Up to now consumers have been assumed to be entirely aware of their incomes and personal preferences, and suppliers fully informed as to the technology and costs of production. Although assuming complete certainty is not realistic, most of the results obtained so far – for example, that demand curves are negatively sloped – hold even when people are less than perfectly informed. Nevertheless, uncertainty is often crucial. Without uncertainty there would be no insurance industry, no need for consultants, no litigation, no advertising, no reason to engage in scientific research.
Another crucial aspect of uncertainty is that some market participants are likely to be better informed than others. A jeweler usually knows a lot more about the quality of a diamond offered for sale than do potential buyers. This chapter introduces the tools necessary to deal with imperfect information and with unbalanced distributions of knowledge.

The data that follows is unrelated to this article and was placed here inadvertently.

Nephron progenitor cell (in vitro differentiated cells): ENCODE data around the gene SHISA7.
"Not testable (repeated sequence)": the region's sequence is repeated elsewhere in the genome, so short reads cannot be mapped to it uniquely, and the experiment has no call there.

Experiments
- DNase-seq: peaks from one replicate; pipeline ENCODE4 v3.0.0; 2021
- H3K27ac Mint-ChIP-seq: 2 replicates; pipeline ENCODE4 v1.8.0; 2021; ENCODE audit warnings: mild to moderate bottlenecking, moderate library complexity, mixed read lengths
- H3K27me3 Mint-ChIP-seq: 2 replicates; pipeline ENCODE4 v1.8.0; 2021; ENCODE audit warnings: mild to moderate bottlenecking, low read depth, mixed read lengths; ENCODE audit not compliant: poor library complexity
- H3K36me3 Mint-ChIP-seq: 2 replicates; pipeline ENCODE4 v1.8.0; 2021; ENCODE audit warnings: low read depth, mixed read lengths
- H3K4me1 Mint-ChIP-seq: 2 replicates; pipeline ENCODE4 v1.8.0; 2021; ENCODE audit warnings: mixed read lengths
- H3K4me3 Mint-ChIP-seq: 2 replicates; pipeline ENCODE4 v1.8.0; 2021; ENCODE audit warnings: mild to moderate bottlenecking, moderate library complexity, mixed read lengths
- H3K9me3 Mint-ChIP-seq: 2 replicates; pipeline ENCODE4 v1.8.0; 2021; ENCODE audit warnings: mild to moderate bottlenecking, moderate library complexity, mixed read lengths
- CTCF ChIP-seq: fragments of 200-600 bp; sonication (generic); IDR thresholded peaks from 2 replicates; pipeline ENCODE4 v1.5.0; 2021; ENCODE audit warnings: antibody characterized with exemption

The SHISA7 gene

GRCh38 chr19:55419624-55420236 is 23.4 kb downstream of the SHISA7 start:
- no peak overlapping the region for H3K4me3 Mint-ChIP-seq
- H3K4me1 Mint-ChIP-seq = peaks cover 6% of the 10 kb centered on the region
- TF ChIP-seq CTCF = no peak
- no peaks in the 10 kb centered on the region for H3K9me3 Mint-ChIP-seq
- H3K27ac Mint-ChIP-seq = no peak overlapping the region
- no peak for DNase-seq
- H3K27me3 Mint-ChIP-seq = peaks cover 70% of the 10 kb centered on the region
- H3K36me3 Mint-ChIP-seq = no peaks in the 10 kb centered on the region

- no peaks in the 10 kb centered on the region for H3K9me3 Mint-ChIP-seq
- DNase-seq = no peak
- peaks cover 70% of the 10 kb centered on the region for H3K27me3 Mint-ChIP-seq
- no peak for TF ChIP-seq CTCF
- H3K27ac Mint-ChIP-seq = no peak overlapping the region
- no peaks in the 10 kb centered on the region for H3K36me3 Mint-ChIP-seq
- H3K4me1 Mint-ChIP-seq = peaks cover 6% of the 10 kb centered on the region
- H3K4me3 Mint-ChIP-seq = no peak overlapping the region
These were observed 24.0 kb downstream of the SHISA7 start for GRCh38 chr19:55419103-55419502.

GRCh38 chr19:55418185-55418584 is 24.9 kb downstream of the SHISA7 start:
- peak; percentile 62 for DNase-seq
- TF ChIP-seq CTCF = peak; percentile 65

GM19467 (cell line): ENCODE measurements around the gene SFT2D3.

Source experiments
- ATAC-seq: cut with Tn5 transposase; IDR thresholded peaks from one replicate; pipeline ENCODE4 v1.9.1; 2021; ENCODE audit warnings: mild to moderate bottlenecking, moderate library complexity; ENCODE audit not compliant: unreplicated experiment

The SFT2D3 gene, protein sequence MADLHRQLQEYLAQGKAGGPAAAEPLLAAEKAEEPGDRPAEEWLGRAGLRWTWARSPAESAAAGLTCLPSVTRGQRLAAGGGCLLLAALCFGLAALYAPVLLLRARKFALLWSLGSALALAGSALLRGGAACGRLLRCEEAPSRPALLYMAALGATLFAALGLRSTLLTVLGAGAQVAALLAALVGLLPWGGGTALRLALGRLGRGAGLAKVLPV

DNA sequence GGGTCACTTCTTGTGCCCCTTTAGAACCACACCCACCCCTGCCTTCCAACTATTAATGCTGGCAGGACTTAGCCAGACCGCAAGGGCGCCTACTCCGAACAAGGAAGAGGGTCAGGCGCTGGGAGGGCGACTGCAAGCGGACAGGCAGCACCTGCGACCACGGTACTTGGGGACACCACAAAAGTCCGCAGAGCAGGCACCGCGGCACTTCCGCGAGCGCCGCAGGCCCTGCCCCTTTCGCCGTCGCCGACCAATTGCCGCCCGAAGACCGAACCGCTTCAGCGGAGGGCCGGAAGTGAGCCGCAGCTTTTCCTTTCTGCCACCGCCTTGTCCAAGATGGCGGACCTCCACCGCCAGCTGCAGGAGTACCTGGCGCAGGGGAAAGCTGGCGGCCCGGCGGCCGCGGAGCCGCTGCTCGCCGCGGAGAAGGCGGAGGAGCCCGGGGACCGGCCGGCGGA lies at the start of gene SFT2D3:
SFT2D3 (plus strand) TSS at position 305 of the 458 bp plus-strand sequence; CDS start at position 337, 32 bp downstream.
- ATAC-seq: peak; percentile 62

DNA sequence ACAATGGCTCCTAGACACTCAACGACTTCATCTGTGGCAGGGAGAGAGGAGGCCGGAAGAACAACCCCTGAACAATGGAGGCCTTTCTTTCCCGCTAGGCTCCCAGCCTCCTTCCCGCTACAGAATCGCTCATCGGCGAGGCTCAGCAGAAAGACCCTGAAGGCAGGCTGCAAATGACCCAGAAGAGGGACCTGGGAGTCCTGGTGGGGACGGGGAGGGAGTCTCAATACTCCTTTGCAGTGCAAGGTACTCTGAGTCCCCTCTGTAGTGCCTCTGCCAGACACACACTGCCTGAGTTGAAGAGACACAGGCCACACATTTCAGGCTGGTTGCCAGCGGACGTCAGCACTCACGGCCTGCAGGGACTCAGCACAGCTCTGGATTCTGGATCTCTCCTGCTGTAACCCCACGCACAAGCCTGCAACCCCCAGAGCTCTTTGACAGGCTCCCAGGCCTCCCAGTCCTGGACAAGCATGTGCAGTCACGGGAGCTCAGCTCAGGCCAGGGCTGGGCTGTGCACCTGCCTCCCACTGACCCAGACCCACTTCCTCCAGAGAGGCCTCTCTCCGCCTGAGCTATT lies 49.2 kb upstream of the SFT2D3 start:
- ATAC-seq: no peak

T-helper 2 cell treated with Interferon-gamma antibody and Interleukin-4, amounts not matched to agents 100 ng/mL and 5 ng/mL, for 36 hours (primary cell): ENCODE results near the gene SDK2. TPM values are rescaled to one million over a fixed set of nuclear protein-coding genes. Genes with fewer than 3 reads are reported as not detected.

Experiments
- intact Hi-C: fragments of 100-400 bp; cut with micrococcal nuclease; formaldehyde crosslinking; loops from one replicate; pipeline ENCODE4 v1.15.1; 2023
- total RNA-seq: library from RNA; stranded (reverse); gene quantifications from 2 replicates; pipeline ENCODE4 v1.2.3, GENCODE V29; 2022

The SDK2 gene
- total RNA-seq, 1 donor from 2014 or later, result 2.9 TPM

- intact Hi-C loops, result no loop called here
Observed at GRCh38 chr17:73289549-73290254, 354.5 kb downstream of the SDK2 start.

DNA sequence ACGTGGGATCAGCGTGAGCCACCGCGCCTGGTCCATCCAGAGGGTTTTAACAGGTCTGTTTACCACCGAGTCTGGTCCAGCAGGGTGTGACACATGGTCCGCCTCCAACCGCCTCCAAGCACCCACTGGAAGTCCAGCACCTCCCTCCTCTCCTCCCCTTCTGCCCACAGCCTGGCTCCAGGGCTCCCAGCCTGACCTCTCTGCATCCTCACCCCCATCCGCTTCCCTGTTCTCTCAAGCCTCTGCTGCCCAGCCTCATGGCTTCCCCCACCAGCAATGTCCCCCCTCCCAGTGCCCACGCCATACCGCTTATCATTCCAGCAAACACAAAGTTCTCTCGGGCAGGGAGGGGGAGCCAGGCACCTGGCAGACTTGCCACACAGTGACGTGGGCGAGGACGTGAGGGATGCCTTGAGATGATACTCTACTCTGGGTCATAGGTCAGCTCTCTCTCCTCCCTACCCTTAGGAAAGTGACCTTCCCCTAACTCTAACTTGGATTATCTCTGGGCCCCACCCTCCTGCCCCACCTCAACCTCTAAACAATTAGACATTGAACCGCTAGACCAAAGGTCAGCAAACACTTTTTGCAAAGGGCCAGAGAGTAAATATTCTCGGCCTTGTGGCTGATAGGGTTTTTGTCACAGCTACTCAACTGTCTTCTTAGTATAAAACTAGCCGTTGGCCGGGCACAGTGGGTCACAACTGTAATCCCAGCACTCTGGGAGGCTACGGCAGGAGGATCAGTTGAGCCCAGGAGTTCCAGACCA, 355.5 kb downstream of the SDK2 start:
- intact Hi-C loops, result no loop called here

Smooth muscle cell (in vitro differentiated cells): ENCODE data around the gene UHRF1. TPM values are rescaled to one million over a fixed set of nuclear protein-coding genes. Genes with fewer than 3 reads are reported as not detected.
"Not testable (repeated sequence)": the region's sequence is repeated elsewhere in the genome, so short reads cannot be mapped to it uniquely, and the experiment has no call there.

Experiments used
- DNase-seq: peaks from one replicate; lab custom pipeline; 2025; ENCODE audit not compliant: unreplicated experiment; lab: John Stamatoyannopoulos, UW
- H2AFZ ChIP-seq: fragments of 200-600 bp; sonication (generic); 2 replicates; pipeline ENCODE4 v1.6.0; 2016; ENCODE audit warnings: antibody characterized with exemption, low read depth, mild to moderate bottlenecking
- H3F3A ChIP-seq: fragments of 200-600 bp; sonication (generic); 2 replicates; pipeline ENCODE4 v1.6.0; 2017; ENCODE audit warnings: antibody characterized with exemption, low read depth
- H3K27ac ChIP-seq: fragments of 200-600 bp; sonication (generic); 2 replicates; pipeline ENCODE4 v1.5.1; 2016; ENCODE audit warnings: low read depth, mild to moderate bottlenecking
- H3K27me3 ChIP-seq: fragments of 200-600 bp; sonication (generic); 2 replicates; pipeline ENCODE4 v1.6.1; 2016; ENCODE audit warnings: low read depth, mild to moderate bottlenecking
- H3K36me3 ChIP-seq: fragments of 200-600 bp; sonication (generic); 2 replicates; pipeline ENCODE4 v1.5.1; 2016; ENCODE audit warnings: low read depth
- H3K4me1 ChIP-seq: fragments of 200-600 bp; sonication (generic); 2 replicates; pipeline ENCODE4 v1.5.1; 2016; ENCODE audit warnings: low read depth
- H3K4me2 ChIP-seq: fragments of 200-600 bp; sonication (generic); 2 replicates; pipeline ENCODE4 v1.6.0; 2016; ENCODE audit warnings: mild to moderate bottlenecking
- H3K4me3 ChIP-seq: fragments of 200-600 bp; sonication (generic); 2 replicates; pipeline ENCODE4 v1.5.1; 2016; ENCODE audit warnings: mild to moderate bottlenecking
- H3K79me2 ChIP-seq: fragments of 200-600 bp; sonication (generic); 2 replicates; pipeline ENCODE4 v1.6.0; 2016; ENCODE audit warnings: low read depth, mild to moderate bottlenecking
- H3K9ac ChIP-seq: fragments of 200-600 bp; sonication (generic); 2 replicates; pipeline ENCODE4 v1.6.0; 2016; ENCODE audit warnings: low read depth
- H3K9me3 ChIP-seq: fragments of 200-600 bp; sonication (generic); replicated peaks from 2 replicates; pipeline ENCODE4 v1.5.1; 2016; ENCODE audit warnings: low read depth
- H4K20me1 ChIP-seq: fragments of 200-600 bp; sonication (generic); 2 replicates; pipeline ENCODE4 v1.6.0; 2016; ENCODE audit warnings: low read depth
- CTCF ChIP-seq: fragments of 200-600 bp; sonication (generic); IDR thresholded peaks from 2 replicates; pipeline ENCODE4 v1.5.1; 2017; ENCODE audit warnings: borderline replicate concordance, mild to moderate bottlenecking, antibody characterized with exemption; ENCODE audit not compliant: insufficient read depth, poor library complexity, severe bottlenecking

DECISIONS UNDER UNCERTAINTY
Expected Gain versus Expected Utility
Suppose an airline must decide whether to send off a flight from Los Angeles to Chicago, despite being unsure about the weather at O'Hare Airport in Chicago by the time the flight arrives. The plane already has 100 people aboard. If the flight is dispatched and O'Hare is open, suppose the airline will gain $40,000. If the airline holds the flight until the weather clears, the disruption in the schedule will make its gain smaller, say only $20,000.